Review by airwoman311 -- Apollo's Raven by Linnea Tanner

This forum is for volunteer reviews by members of our review team. These reviews are done voluntarily by the reviewers and are published in this forum, separate from the official professional reviews. These reviews are kept separate primarily because the same book may be reviewed by many different reviewers.
Post Reply
User avatar
airwoman311
Posts: 14
Joined: 05 Jan 2018, 22:42
2018 Reading Goal: 100
2018 Reading Goal Completion: 14
Currently Reading: Gates to Tangier
Bookshelf Size: 33
Reviewer Page: onlinebookclub.org/reviews/by-airwoman311.html
Latest Review: Who Told You That You Were Naked? by William Combs

Review by airwoman311 -- Apollo's Raven by Linnea Tanner

Post by airwoman311 » 26 Mar 2018, 21:57

[Following is a volunteer review of "Apollo's Raven" by Linnea Tanner.]
Book Cover
4 out of 4 stars
Share This Review


Catrin was born with special gifts as a natural-born druidess. With the help of her raven, she’s able to see through its eyes, as well as lift the veil between the living and the underworld to unravel the threads of fate. This compelling tale of love and mysticism begins when Catrin, through her connection with the raven, sees her exiled brother Marrock landing on the Celtic coast with a contingent of Roman soldiers. When Catrin was a child, Marrock had attempted to harm and abandon her in the forest but in her fear, she called on the ravens to save her, revealing her gifts. Her father, king Amren, sent him into exile never to return.

Mutilated and vengeful, Marrock is able after some years to convince emperor Tiberius of his claim to king Amren’s throne, vowing death to his father and sisters. Through Senator Lucius Antonius, Rome intends to use Marrock’s claims as an excuse to invade but must give the perception of impartiality. During their initial meeting, the senator’s son Marcellus volunteers himself as the king’s hostage during negotiations. It’s here that our two lovers first meet; Catrin’s father notices the man’s looks at his youngest daughter and decides to assign her as his chaperone, hoping to root out the empire’s true intentions through Catrin’s seduction of the Roman. What no one ever thought possible was that the two would fall in love. Apollo’s Raven is a story of love, politics, and war against fate. Catrin gazes into Marcellus’ future and sees death, while Marcellus struggles to find his place in the world. Can she change his fate? Do Rome and Marrock succeed in their endeavor? Will they choose love or loyalty?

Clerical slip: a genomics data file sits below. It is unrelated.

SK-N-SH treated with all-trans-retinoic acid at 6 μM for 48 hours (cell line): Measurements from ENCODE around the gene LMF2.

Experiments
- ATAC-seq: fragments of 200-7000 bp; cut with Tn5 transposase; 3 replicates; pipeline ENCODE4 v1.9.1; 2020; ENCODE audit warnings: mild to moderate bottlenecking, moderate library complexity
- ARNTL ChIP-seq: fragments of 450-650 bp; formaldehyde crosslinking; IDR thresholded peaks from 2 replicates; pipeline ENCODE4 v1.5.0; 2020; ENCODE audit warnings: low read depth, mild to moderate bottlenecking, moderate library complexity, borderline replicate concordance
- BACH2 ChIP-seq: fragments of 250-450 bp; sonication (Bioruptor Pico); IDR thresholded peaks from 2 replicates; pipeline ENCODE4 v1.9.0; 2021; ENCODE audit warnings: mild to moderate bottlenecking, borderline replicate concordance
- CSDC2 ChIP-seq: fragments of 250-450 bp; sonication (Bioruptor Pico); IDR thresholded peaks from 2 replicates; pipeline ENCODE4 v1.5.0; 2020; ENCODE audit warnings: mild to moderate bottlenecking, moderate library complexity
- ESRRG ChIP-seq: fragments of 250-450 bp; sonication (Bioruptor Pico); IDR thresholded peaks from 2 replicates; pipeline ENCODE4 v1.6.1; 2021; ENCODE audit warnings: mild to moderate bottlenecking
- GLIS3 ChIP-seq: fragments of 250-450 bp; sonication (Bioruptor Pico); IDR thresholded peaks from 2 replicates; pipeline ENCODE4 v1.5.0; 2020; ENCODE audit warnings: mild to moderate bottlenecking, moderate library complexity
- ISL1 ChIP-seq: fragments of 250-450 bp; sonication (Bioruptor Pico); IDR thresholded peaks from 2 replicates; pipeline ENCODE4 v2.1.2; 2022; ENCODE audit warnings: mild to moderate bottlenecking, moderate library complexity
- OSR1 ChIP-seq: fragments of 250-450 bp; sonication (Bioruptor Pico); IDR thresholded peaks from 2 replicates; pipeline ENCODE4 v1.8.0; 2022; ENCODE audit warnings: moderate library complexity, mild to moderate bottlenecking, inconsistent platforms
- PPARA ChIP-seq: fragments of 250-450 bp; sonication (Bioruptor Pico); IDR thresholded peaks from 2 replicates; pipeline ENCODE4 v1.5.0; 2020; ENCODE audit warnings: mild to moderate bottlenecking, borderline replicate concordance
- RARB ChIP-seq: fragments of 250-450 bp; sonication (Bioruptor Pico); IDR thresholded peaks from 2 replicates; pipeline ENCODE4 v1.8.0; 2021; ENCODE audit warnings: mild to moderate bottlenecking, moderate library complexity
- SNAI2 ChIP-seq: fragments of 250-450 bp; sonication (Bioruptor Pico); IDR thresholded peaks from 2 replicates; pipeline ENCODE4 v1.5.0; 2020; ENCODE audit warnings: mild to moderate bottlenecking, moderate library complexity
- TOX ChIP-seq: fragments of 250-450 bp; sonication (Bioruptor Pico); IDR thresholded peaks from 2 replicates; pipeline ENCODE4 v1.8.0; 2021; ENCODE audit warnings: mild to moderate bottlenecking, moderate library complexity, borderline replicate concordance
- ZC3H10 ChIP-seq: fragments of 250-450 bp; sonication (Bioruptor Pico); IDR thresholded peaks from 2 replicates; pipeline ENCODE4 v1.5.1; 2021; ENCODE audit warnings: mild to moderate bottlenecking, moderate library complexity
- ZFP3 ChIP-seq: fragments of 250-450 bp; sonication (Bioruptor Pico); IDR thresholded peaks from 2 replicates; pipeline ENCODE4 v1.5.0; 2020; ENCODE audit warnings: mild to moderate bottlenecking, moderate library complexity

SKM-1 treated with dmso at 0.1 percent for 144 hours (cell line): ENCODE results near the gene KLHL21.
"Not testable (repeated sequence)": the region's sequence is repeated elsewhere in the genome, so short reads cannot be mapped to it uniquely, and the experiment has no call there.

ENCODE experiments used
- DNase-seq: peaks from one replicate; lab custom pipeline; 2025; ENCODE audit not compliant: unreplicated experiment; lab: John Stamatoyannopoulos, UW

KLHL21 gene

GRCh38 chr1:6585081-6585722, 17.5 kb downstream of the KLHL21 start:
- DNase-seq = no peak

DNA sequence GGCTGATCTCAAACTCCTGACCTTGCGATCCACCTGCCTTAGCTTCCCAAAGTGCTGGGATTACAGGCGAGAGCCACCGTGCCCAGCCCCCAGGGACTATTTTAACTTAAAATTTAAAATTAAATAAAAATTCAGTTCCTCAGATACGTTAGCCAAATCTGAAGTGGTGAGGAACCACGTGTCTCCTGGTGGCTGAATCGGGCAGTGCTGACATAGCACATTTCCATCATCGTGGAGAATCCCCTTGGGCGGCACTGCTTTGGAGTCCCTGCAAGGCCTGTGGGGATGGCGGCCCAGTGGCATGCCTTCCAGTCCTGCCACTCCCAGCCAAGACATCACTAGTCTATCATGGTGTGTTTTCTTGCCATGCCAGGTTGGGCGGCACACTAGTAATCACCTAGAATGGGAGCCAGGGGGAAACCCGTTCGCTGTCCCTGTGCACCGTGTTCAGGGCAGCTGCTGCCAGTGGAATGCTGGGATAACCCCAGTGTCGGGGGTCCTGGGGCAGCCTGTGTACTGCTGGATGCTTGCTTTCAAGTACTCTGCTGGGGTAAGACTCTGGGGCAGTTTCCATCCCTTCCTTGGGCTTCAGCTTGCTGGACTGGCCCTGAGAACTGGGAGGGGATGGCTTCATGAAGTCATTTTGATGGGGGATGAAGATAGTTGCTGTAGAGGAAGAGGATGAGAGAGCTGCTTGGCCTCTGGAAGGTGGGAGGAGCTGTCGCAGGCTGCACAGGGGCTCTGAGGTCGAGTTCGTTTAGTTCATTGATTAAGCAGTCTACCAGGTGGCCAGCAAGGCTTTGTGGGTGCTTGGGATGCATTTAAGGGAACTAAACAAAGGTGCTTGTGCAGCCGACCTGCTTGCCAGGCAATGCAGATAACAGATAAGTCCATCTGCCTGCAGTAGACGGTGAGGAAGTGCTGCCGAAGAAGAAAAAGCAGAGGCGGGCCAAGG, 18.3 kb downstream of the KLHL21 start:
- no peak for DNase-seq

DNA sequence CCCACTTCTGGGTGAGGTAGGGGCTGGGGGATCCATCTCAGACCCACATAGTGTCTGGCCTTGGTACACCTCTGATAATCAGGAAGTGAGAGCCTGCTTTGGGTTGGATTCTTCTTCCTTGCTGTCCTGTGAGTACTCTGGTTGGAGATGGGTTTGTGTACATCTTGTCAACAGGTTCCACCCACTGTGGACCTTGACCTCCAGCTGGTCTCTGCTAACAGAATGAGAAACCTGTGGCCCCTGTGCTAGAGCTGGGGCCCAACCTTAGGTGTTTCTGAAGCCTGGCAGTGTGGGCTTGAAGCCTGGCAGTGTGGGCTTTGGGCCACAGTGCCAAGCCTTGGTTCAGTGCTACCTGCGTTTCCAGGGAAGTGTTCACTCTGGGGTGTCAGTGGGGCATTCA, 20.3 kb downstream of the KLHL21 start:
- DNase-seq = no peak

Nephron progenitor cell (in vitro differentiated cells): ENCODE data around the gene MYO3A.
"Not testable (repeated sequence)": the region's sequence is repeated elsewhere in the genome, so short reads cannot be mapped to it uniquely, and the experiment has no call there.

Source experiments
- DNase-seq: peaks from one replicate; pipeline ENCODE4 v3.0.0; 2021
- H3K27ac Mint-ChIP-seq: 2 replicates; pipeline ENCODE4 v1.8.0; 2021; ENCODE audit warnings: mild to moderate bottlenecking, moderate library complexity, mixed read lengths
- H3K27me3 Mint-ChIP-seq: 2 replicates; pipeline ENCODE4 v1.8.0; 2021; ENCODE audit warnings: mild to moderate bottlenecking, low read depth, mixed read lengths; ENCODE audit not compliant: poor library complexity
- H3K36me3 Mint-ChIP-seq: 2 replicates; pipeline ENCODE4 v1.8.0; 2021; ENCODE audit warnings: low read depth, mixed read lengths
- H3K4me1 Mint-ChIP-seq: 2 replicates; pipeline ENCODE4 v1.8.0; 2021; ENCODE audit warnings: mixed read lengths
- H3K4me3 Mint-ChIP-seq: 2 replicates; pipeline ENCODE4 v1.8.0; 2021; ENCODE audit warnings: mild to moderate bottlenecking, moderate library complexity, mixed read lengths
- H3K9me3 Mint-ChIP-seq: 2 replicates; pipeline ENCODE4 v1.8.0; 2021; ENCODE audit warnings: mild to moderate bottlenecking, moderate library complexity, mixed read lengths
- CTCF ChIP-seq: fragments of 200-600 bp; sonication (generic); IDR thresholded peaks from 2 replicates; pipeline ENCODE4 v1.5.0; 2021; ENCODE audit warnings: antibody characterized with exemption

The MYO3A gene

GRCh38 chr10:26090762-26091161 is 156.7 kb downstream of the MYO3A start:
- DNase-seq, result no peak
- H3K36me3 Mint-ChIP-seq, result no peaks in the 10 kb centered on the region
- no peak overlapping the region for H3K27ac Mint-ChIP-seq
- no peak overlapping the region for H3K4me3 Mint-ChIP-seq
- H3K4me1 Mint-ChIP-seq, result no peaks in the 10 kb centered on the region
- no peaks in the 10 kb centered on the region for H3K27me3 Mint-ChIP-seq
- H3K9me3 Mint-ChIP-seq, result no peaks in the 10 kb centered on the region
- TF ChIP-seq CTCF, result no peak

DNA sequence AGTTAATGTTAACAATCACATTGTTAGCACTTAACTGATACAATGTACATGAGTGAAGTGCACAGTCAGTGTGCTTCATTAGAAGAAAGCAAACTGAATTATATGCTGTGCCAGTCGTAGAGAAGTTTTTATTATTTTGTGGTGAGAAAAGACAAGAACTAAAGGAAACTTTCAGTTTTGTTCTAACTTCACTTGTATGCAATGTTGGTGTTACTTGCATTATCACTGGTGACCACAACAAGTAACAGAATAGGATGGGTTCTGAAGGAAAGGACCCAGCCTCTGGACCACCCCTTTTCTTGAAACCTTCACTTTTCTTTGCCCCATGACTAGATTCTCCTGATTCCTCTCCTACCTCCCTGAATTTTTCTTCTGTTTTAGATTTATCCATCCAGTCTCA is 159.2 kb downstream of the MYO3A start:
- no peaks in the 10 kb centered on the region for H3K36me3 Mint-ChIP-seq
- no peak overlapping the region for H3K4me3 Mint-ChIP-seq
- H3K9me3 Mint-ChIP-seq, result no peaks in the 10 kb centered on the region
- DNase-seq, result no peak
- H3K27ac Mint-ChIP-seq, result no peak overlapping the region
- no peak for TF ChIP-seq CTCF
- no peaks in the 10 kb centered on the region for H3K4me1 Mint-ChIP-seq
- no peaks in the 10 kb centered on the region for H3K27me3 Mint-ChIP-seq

Tanner’s work perfectly balances battle, politics, mysticism, and love. It was a pleasure to read and was clearly professionally edited with just one spelling and a couple minor grammatical errors. The love story between the two main characters is unique, touching on the difficulties of dividing love and familial loyalty. Catrin is strong and independent, making her a female protagonist that any reader will relate to in her struggle to reconcile conflicting feelings and cultural beliefs. Marcellus’ need to find and make a name for himself out from under the shadow of his family’s past is realistic and gives his character depth. There are various complexities and mysterious instances coming back to haunt our characters, so prepare for a surprise twist at the end!

There was very little about this book I didn’t like; the only thing that bothered me a bit was that the ending felt abrupt. Despite this, Tanner does a great job of bringing everything together and the finale of this work doesn’t disappoint. It’s possible that the abrupt ending will continue in the next book of the series, so I can’t complain much about this.

Ultimately, I enthusiastically give Apollo’s Raven 4 out of 4 stars. The dialogue flowed naturally, making this love story more and more enjoyable as it unfolds. You won’t regret taking the time to enjoy this book; I look forward to reading the next piece in this series!

******
Apollo's Raven
View: on Bookshelves | on Amazon

Like airwoman311's review? Post a comment saying so!

Post Reply

Return to “Volunteer Reviews”